Reassured by Owen’s conduct during a trying time, Ferguson might well have given thought to the mentoring role Owen could bring to the club. While many believe Owen has been half the player he was since injuries decimated his turn of pace, a close analysis of his game indicates that his speed of thought and movement within the box has got even better with age.
With Ferguson having high hopes for both Danny Welbeck (“Danny’s a certainty to make it to the highest level,” he said last season. “I’ve told Fabio Capello he will be at the World Cup”) and Italian Federico Macheda, the Scot would be justified in thinking that even if the 29-year-old continues to suffer horrendously from injuries, the advice and technique he could pass on to the two young strikers might later prove invaluable to the club.
He can help them technically, but also mentally—on and off the pitch. Like Owen, both Welbeck and Macheda are set to become worldwide superstars at a very young age. Having experienced the pressures and influences such stardom brings, Owen will be able to advise the players on how to keep grounded and ensure that football remains their top priority.
That is something that will attract Sir Alex Ferguson.
A week ago, despite all the evidence to the contrary, Owen was upbeat about his career prospects.
“I will come back, I will play well and score goals and do all these things once more,” he said.
Perhaps such a statement was what Ferguson needed to hear, to convince him that a player he once highly coveted still has the desire to play at the highest echelons of the game.
Now he will get that chance.

It has not been a particularly happy few months for Michael Owen.

First he saw his then-employers, Newcastle United, suffer a heart-breaking relegation from the Premier League while he was forced to watch much of the run-in from the treatment table.

Then, as his contract expired, he had to sit back as newspapers and fans alike almost unanimously wrote him off — with one national paper even suggesting he should retire.

Commendably, Owen remained upbeat, and kept his dignity intact.

“When I scored a goal in the World Cup as an 18-year-old, people six months later were writing me off saying, ‘It’s a one-off’,” Owen said in a rare interview during his difficult period. “There will be something, there always is—this country is renowned for it. Someone will always criticise you, no matter what.”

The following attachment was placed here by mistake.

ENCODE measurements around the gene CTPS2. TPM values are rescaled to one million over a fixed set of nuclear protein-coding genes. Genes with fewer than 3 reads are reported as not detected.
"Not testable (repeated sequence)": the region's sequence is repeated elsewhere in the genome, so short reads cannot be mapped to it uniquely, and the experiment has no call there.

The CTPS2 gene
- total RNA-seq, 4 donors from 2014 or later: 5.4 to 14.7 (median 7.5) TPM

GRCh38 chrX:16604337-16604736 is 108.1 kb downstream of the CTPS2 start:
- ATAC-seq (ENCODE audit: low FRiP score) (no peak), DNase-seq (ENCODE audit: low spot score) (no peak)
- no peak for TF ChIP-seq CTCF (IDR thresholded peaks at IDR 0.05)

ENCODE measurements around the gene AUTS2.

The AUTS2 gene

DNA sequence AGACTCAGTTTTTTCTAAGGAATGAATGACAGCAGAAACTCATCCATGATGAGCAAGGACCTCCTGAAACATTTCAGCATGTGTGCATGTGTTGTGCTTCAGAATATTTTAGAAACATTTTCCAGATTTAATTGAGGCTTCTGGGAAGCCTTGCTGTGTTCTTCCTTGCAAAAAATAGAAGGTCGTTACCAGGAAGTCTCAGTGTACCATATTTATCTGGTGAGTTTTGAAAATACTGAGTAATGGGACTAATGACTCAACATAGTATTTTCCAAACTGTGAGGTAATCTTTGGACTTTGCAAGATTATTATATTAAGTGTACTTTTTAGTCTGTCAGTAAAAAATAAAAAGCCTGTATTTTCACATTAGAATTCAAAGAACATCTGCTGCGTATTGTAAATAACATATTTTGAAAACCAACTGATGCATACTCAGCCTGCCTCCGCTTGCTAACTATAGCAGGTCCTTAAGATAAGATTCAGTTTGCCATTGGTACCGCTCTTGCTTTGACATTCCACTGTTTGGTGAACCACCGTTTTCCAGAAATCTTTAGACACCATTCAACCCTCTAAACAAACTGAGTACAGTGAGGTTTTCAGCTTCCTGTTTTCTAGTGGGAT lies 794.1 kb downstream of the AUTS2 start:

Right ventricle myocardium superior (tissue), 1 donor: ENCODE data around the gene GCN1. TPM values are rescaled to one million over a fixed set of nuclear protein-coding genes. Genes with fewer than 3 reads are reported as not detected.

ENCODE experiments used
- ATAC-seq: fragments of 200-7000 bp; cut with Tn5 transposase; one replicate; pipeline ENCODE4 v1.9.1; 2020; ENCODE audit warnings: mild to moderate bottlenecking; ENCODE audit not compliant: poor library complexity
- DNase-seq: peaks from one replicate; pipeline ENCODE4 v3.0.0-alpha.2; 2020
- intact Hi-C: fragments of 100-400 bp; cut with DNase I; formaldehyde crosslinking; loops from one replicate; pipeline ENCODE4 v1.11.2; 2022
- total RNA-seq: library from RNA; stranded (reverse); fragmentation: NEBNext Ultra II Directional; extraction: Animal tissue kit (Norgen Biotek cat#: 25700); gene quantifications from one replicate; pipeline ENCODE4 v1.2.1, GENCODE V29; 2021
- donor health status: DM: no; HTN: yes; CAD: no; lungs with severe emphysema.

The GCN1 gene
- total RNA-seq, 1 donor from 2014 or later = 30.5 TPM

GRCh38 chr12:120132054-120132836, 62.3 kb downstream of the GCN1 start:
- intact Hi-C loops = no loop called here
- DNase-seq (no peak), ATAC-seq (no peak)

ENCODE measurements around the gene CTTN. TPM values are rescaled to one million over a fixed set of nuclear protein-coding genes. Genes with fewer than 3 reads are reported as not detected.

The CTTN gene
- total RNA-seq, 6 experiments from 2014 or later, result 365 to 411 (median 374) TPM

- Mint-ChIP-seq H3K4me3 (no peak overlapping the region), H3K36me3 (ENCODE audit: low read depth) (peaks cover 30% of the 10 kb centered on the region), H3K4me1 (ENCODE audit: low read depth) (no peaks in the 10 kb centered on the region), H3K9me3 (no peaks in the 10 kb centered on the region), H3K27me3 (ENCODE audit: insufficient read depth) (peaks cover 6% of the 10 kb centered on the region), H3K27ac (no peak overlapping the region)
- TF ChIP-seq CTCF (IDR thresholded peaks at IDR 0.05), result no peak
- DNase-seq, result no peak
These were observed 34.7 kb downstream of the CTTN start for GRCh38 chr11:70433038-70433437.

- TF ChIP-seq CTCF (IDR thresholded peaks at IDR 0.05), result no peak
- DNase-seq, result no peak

On the back of his ill-fated 32-page brochure intended to create interest — which became another stick with which to beat him — Owen had to endure the relative ignominy of seeing only Hull City and Stoke City publicly declaring their interest in him. 

Even Sam Allardyce stated he would not look to sign Owen, even though realistically neither Blackburn nor the two clubs that did enter the “race” could have entertained realistic ambitions of luring the England international.

But with Manchester United’s surprise approach, it looks like all that strife will soon be forgotten.

Owen will get the last laugh.

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July 3, 2009 Posted by | Sport, World Football | , , | Leave a comment

Michael Owen Deserves Chance to Reclaim Status Among World’s Best

He’s not even 30, yet some newspapers are already (falsely) printing suggestions he is contemplating retirement this summer. But Michael Owen still has a lot to offer on the football pitch, and he intends to get the chance to show it…

Owen: A fan of Pro Evo, is a friend of Catch Seventy7's...

Owen: Any fan of Pro Evo, is a friend of Catch Seventy7's...

Much has been made in the past week of Michael Owen’s almost unprecedented decision to authorise the distribution of a 32-page sales brochure detailing, in quite some depth, why clubs around Europe should bid for the England international’s services.

To many, such a move has been taken as an example of the desperation Owen feels for his professional future, another indication of how the once prodigious young striker’s career has quickly deteriorated.

After all, many seem to believe that his career is all but over. Retirement, as one daily newspaper was foolish enough to print, seems imminent.

In reality, the brochure is there to counter exactly such pre-conceptions.

The execution might not be quite there (indeed, some of it is cringe-inducing), but the idea should not be dismissed out of hand. In recent years, as the wealth within football has reached astronomical levels, we have come to expect out of contract footballers to be courted extensively by interested clubs, rather than the other way round. But in this current economic climate no one, not even footballers, should be criticised for doing something unpredictable in an attempt to make themselves stand out to potential employers.

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June 26, 2009 Posted by | Sport, World Football | | Leave a comment